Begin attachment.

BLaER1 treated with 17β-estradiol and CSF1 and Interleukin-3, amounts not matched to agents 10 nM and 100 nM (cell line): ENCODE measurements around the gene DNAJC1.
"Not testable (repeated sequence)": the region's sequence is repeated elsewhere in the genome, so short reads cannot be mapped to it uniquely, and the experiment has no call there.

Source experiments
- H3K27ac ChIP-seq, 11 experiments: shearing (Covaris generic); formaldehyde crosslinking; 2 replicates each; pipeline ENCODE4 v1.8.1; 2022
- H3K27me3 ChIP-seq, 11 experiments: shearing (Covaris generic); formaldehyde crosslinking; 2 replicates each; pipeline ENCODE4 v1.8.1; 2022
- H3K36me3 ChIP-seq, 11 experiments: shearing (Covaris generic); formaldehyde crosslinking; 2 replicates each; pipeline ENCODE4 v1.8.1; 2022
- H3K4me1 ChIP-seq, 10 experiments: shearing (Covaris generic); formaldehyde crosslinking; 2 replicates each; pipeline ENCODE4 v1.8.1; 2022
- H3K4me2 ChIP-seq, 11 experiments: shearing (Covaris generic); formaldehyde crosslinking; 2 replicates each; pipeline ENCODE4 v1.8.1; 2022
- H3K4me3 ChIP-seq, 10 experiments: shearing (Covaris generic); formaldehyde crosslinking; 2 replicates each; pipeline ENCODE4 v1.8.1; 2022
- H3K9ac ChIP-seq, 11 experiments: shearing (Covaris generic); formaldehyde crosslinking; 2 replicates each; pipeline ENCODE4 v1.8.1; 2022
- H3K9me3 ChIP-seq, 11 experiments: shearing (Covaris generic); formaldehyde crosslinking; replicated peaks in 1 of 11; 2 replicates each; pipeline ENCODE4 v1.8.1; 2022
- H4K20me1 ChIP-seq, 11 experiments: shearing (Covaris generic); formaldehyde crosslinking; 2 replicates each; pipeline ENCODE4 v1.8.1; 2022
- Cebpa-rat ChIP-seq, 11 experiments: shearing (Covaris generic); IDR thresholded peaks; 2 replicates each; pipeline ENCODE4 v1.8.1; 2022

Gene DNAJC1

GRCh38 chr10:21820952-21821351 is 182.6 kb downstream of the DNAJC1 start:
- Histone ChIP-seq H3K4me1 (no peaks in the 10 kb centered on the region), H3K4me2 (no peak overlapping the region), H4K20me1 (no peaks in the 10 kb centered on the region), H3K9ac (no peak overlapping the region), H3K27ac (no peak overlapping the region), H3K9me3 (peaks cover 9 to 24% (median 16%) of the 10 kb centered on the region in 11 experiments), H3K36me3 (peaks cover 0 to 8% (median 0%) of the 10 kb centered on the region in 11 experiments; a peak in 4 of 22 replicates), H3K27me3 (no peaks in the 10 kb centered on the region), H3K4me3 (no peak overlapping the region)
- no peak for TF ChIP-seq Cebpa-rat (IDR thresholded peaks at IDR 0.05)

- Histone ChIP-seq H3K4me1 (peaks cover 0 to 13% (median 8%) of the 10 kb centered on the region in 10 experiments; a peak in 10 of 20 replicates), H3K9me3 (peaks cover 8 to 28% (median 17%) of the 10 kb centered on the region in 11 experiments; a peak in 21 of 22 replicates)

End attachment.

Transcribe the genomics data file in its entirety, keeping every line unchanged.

BLaER1 treated with 17β-estradiol and CSF1 and Interleukin-3, amounts not matched to agents 10 nM and 100 nM (cell line): ENCODE measurements around the gene DNAJC1.
"Not testable (repeated sequence)": the region's sequence is repeated elsewhere in the genome, so short reads cannot be mapped to it uniquely, and the experiment has no call there.

Source experiments
- H3K27ac ChIP-seq, 11 experiments: shearing (Covaris generic); formaldehyde crosslinking; 2 replicates each; pipeline ENCODE4 v1.8.1; 2022
- H3K27me3 ChIP-seq, 11 experiments: shearing (Covaris generic); formaldehyde crosslinking; 2 replicates each; pipeline ENCODE4 v1.8.1; 2022
- H3K36me3 ChIP-seq, 11 experiments: shearing (Covaris generic); formaldehyde crosslinking; 2 replicates each; pipeline ENCODE4 v1.8.1; 2022
- H3K4me1 ChIP-seq, 10 experiments: shearing (Covaris generic); formaldehyde crosslinking; 2 replicates each; pipeline ENCODE4 v1.8.1; 2022
- H3K4me2 ChIP-seq, 11 experiments: shearing (Covaris generic); formaldehyde crosslinking; 2 replicates each; pipeline ENCODE4 v1.8.1; 2022
- H3K4me3 ChIP-seq, 10 experiments: shearing (Covaris generic); formaldehyde crosslinking; 2 replicates each; pipeline ENCODE4 v1.8.1; 2022
- H3K9ac ChIP-seq, 11 experiments: shearing (Covaris generic); formaldehyde crosslinking; 2 replicates each; pipeline ENCODE4 v1.8.1; 2022
- H3K9me3 ChIP-seq, 11 experiments: shearing (Covaris generic); formaldehyde crosslinking; replicated peaks in 1 of 11; 2 replicates each; pipeline ENCODE4 v1.8.1; 2022
- H4K20me1 ChIP-seq, 11 experiments: shearing (Covaris generic); formaldehyde crosslinking; 2 replicates each; pipeline ENCODE4 v1.8.1; 2022
- Cebpa-rat ChIP-seq, 11 experiments: shearing (Covaris generic); IDR thresholded peaks; 2 replicates each; pipeline ENCODE4 v1.8.1; 2022

Gene DNAJC1

GRCh38 chr10:21820952-21821351 is 182.6 kb downstream of the DNAJC1 start:
- Histone ChIP-seq H3K4me1 (no peaks in the 10 kb centered on the region), H3K4me2 (no peak overlapping the region), H4K20me1 (no peaks in the 10 kb centered on the region), H3K9ac (no peak overlapping the region), H3K27ac (no peak overlapping the region), H3K9me3 (peaks cover 9 to 24% (median 16%) of the 10 kb centered on the region in 11 experiments), H3K36me3 (peaks cover 0 to 8% (median 0%) of the 10 kb centered on the region in 11 experiments; a peak in 4 of 22 replicates), H3K27me3 (no peaks in the 10 kb centered on the region), H3K4me3 (no peak overlapping the region)
- no peak for TF ChIP-seq Cebpa-rat (IDR thresholded peaks at IDR 0.05)

- Histone ChIP-seq H3K4me1 (peaks cover 0 to 13% (median 8%) of the 10 kb centered on the region in 10 experiments; a peak in 10 of 20 replicates), H3K9me3 (peaks cover 8 to 28% (median 17%) of the 10 kb centered on the region in 11 experiments; a peak in 21 of 22 replicates)